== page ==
• Diligence: Be diligent; be steady in applying your efforts, skill, and creativity on the job; do not be lazy. You cannot be in the good books if you are not hard-working. Employers only retain hard-working and productive employees. If you want to be relevant in your organization, then you must decide to work more than you earn. Wise employees seek to receive less they are worth; it is foolish employees who want to earn more than they are worth. Such employees soon get thrown out.

 

ATTITUDE TO BOSS AND SUPERIOR AUTHORITY

Attitude is a manner of feeling, thinking or behaving by someone. It is the disposition to act in a particular manner. Your attitude to your immediate boss and other superior authority goes a long way in determining your career. A wise employee should take to do the following:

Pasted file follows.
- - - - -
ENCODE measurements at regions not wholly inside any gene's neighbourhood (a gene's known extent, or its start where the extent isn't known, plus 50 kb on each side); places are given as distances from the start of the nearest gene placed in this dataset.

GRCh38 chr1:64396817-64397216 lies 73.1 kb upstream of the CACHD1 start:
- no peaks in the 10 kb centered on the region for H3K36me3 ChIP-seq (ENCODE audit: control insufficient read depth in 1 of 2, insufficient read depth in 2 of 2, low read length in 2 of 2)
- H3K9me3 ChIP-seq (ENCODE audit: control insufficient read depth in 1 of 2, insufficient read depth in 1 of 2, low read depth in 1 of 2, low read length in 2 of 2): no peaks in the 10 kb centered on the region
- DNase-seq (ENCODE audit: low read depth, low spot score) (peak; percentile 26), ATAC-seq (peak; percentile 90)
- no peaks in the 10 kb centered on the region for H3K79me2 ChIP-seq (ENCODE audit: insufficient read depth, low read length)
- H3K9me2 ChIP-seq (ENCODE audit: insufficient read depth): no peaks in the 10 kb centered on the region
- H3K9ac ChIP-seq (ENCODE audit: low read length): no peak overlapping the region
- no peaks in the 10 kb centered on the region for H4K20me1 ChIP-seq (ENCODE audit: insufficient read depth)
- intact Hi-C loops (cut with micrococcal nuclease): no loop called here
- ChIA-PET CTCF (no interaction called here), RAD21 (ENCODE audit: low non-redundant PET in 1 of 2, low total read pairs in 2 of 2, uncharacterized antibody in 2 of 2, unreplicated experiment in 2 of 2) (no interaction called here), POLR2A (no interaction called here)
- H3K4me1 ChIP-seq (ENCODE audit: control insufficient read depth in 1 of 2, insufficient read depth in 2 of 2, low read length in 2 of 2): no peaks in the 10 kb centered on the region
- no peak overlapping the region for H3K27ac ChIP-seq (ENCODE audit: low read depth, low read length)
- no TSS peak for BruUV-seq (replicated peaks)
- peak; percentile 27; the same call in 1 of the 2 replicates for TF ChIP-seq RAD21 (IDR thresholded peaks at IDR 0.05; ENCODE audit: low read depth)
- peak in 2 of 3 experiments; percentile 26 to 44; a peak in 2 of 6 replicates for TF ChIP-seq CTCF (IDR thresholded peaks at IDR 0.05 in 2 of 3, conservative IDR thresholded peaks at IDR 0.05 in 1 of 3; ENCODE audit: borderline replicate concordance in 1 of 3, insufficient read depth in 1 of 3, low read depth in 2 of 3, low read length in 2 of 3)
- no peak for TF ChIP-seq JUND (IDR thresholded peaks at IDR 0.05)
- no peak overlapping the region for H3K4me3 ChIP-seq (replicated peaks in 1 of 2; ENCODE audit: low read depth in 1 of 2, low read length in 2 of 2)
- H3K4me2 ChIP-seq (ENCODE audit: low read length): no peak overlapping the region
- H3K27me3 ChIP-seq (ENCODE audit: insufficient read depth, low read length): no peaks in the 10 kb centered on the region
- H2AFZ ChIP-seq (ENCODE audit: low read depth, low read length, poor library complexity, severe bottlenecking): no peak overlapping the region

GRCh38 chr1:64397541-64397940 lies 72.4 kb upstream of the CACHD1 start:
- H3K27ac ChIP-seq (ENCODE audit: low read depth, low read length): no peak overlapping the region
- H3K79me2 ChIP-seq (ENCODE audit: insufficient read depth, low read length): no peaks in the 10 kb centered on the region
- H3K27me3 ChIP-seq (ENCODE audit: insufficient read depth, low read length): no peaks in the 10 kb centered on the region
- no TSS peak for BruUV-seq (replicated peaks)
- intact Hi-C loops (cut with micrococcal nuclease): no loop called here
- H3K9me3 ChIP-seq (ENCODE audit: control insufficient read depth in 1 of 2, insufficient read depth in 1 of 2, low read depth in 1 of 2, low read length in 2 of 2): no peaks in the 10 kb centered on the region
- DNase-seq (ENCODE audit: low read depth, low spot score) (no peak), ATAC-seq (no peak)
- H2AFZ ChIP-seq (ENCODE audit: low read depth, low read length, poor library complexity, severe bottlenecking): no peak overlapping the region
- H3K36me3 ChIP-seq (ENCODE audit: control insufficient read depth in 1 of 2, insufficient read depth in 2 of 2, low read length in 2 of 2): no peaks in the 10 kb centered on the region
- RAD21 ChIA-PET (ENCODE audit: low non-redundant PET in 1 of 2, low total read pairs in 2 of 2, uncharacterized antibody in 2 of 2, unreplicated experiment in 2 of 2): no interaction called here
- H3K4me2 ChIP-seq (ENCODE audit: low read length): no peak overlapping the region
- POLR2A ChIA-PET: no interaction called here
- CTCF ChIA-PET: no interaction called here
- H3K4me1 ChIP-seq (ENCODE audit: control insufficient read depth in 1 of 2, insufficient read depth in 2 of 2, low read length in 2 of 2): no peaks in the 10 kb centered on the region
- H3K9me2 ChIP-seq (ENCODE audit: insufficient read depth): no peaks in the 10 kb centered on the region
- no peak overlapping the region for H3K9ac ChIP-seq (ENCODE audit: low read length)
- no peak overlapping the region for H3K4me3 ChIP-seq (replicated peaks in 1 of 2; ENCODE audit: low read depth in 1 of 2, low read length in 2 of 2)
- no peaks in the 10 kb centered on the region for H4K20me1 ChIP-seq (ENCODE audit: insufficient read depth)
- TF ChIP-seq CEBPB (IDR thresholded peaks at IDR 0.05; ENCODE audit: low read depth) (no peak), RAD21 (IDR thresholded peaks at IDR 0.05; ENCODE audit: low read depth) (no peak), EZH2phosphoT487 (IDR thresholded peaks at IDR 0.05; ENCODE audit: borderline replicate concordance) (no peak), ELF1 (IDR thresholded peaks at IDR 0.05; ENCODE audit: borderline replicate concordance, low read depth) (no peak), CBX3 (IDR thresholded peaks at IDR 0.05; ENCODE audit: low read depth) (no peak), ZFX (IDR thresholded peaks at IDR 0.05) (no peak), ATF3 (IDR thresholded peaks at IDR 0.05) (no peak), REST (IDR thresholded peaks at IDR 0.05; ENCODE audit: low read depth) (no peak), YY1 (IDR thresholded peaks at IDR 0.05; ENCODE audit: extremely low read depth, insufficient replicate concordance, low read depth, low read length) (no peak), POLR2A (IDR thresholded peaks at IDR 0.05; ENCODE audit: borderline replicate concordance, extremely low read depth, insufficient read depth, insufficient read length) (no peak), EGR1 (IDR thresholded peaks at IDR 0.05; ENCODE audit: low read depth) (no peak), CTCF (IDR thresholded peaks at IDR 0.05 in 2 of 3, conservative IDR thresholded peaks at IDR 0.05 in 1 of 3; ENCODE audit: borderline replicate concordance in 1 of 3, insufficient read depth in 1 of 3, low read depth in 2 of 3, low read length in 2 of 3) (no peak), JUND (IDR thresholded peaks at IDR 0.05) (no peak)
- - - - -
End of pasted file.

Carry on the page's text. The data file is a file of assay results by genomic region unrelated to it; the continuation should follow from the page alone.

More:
• Know Your Boss: Study your boss to know the kind of person he is, his sensitivities and temperament. Is he choleric, volatile or patient and tolerant? Is he reticent, taciturn or urbane? Does he have a massive ego? You need to adjust yourself to him and his work style. Do not take his soft spot for granted; you might be surprised at what you get back. Take time to know what he wants and what he expects from you. At all times, do not complain to his hearing. Show willingness to go the extra mile. Give him his due respect; do not attempt to upstage him. Even if you have done something brilliant and commendable, give him credit. Skill, talent, certificate and training can secure you a promotion, but your character will keep you on that employment